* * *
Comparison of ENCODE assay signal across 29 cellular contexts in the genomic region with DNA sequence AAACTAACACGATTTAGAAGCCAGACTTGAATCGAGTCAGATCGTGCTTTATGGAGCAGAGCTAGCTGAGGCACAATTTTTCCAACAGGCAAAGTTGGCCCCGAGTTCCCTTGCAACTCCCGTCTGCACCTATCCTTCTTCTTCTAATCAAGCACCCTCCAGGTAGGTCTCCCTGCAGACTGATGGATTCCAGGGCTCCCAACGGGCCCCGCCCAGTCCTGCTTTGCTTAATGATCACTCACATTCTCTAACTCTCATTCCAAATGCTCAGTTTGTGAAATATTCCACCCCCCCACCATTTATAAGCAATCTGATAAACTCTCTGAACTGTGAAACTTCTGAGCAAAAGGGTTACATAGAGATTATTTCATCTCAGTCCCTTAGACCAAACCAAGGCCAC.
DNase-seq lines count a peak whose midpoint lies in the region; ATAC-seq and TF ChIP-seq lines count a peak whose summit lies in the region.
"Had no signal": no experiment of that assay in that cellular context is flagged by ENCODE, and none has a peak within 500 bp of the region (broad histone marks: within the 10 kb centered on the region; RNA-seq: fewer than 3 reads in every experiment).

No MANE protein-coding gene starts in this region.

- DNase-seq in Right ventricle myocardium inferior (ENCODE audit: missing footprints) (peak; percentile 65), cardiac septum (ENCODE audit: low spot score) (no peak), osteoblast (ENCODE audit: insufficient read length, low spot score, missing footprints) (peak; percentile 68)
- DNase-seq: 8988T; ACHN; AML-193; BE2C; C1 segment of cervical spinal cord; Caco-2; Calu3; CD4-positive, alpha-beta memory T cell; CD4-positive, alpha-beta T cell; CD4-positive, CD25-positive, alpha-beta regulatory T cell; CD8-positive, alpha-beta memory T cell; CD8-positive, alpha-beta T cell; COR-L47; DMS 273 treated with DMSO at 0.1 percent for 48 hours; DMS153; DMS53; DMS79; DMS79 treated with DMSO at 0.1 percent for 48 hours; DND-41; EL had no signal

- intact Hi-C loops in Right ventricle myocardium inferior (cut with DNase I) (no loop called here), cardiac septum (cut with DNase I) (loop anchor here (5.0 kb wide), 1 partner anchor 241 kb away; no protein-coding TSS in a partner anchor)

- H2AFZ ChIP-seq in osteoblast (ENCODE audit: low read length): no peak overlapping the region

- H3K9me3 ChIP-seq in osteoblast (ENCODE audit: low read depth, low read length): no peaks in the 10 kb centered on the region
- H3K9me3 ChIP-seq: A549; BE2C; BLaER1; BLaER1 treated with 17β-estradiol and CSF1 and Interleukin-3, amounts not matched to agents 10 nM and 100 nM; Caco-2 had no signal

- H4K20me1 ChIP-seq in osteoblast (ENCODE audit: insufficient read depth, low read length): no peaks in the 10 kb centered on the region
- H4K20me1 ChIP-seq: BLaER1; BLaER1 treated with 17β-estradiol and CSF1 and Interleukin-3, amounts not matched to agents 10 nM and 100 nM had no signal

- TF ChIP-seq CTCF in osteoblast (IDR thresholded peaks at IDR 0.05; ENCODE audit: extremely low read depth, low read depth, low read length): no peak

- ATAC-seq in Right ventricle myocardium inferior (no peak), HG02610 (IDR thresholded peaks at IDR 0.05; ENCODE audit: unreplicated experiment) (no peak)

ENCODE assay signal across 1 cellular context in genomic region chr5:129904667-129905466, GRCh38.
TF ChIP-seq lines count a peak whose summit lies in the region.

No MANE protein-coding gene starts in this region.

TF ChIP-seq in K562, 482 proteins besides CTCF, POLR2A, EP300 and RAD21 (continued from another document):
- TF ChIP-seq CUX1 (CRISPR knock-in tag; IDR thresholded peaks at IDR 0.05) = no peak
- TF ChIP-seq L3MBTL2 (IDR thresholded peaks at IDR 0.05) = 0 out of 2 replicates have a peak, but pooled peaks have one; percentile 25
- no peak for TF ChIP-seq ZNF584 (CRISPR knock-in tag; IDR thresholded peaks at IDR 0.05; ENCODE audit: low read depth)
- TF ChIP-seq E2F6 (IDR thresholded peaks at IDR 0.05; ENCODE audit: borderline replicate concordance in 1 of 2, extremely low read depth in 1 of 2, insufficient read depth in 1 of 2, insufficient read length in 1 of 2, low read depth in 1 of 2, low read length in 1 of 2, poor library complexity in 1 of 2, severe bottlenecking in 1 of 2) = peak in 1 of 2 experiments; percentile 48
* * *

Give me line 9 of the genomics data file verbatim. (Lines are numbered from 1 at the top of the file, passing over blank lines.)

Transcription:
- H3K9me3 ChIP-seq in osteoblast (ENCODE audit: low read depth, low read length): no peaks in the 10 kb centered on the region